MotoGP Superstar Jorge Lorenzo’s profile, He started his GP career in 2002 in the 125cc class and moved into the 250cc category in 2005, clinching back-to-back titles in 2006 and 2007.

Jorge entered the premier class the following season with the Factory Yamaha team, claiming the Rookie of the Year title and fourth overall after a fabulous debut – becoming the most successful debutante since the start of the four-stroke era.

In 2009 he finished runner-up behind teammate Valentino Rossi, winning four races and taking an additional nine podiums. 2010 saw him convert his potential into a World Championship title after a season-long display of intelligent riding put him on the podium for the first 12 consecutive races.

The Majorcan lad finished runner-up in 2011 despite missing two races, yet in 2012 put in a stunning year that did not see him place below  second in any race he finished.

This led to him clinching his second premier class title at Phillip Island with one race to go, making him the first Spaniard with two top flight World Championships.

In 2013 he was re-joined by old foe and teammate Valentino Rossi, as the duo looked to push each other to title glory, but they would both lose out to Repsol Honda Team newcomer Marc Marquez.

Despite this, Lorenzo put up a brave defence of the title and won more races, but paid dearly for two collarbone breakages at Assen and the Sachsenring.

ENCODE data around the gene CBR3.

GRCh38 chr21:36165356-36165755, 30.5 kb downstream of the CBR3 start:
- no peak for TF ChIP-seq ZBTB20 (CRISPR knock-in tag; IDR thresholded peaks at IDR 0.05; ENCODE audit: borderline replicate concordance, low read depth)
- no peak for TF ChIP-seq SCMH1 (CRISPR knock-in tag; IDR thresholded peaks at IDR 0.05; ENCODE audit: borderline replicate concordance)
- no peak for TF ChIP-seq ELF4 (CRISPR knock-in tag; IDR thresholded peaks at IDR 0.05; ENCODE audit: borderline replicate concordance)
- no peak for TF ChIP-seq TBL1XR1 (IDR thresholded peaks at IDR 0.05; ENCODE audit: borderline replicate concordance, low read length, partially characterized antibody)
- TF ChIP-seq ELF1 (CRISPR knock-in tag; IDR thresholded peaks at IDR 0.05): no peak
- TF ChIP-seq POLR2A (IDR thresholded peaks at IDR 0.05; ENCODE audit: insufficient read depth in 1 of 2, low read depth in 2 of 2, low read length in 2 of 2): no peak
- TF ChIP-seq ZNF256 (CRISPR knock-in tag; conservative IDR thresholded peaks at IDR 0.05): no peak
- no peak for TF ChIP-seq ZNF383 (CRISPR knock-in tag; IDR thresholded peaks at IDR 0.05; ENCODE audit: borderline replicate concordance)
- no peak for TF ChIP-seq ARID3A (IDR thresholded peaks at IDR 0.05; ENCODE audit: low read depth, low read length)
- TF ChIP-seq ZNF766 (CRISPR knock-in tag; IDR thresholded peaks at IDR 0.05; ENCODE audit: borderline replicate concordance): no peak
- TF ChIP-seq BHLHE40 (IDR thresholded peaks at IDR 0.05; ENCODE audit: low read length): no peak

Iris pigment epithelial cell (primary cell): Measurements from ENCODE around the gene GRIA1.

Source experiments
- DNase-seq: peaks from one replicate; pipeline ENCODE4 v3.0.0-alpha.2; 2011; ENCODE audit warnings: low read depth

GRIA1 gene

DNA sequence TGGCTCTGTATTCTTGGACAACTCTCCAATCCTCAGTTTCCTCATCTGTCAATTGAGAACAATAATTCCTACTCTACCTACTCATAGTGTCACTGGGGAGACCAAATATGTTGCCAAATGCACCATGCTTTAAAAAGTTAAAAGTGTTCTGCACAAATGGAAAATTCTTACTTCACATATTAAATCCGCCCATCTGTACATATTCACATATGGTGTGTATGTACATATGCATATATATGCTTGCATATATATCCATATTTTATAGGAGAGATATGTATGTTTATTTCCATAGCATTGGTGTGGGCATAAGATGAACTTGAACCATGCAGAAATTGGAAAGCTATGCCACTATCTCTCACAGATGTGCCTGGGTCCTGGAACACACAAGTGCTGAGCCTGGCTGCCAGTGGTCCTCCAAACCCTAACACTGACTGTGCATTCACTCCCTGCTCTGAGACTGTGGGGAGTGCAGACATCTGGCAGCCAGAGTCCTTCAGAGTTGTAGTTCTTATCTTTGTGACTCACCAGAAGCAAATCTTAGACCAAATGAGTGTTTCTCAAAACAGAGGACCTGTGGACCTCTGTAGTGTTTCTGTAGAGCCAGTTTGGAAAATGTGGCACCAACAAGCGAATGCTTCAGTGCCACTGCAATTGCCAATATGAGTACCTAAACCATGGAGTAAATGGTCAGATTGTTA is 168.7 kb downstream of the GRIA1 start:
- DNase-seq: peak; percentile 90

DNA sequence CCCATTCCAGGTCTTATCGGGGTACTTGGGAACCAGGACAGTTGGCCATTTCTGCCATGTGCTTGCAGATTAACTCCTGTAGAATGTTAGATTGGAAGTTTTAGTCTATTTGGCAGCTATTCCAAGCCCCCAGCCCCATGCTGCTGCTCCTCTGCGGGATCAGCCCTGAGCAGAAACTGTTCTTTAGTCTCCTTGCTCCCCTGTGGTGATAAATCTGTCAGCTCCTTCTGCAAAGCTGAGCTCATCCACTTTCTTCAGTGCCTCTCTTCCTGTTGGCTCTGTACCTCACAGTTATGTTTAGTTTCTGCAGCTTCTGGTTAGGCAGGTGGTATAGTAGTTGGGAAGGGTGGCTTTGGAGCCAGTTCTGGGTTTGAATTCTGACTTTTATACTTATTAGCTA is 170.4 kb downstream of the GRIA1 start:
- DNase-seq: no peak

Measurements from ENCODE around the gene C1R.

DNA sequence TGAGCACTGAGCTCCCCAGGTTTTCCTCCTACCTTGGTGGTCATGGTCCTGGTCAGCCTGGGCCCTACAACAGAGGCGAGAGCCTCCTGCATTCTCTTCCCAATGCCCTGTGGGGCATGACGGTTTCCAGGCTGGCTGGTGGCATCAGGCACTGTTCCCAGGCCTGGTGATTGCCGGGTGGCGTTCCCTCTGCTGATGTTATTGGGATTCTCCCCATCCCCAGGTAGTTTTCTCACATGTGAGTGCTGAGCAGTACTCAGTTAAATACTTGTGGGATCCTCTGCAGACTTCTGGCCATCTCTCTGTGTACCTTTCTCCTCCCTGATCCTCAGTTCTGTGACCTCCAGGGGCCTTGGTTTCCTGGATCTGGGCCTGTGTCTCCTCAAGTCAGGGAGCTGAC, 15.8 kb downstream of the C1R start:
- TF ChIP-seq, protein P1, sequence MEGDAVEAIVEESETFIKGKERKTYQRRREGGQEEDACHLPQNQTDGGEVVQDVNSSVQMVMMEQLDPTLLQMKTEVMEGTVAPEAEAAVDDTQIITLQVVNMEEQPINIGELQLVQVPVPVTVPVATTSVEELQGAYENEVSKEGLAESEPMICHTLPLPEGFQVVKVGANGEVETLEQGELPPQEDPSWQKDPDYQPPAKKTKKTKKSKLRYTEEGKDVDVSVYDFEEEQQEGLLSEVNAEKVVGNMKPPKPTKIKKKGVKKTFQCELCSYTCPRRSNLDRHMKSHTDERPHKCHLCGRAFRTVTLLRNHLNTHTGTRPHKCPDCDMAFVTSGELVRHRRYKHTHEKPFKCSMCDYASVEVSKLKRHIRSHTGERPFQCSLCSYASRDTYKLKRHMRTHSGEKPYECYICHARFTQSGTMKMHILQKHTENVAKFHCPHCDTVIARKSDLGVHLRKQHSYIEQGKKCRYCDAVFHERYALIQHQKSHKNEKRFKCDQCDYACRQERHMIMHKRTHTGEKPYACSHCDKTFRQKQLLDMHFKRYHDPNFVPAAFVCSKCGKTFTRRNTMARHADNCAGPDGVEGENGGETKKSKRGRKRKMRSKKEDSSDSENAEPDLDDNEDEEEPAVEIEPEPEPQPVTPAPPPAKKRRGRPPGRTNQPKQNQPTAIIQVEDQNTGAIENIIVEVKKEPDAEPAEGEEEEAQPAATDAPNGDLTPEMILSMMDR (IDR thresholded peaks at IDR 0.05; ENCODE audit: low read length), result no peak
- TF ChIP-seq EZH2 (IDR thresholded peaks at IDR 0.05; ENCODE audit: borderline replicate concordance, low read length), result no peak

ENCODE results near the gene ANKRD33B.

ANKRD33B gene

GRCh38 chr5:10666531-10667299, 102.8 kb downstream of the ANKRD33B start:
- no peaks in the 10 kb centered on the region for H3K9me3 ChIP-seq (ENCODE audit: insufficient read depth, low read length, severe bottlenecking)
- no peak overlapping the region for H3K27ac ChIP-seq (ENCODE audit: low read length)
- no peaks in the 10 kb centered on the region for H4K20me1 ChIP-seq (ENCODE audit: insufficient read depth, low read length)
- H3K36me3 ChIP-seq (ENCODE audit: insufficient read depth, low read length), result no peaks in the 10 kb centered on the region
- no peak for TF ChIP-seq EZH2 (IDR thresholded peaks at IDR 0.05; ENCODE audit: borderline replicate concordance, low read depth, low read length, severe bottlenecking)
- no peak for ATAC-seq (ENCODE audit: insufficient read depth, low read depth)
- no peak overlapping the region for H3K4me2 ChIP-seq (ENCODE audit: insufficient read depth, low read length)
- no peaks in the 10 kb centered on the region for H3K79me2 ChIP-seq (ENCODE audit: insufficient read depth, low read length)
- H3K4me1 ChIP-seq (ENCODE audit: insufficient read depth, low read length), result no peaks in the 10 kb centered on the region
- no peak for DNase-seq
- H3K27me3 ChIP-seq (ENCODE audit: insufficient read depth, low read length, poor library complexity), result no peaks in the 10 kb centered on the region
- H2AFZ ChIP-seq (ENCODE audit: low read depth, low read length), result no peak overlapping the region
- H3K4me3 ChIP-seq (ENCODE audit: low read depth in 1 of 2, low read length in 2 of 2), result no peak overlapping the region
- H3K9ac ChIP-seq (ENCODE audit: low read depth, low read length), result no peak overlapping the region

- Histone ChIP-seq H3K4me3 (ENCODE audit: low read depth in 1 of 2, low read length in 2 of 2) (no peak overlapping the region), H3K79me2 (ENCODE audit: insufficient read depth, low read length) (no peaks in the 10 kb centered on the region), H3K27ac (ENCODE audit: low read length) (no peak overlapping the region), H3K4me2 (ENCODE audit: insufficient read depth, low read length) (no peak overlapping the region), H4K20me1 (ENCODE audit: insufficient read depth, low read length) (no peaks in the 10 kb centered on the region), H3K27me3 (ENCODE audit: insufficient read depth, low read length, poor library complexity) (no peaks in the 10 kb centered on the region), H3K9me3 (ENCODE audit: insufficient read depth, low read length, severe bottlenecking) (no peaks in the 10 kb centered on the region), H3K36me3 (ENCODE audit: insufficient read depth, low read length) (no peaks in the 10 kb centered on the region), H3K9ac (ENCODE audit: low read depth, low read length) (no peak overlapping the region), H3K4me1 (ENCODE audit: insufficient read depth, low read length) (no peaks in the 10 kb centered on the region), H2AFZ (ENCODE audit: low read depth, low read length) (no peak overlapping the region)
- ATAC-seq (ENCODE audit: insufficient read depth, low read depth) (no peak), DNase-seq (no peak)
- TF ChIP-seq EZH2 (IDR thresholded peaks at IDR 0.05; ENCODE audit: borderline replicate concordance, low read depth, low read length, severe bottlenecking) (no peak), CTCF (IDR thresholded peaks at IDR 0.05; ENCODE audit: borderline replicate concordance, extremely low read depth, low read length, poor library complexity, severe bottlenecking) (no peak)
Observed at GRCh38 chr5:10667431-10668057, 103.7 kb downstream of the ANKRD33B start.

Having won the last three 2013 races consecutively, Lorenzo aimed to kick-off 2014 with more of the same but things did not go according to plan, whilst Marquez sprinted ahead with 10 consecutive race wins to run away with the title.

Lorenzo came strong again in the second half of the year and strives to push forward once more in 2015.

The 2015 season started on a difficult note for Jorge Lorenzo, missing the podium in the first three races but an incredible comeback saw him take his third MotoGP World Championship with 330 points in the last race of the year.

Lorenzo started the 2016 by winning from pole position in Qatar. In the coming three races, Lorenzo failed to grab a win and fell behind Marc Márquez in the title race following a crash and two runners-up finishes.

Two consecutive wins in France and Italy put him back in front of the championship only to fall back to third due to a performance dip over the following five races.

At Misano Lorenzo put in a qualifying lap record to claim his 64th career pole an all-time record.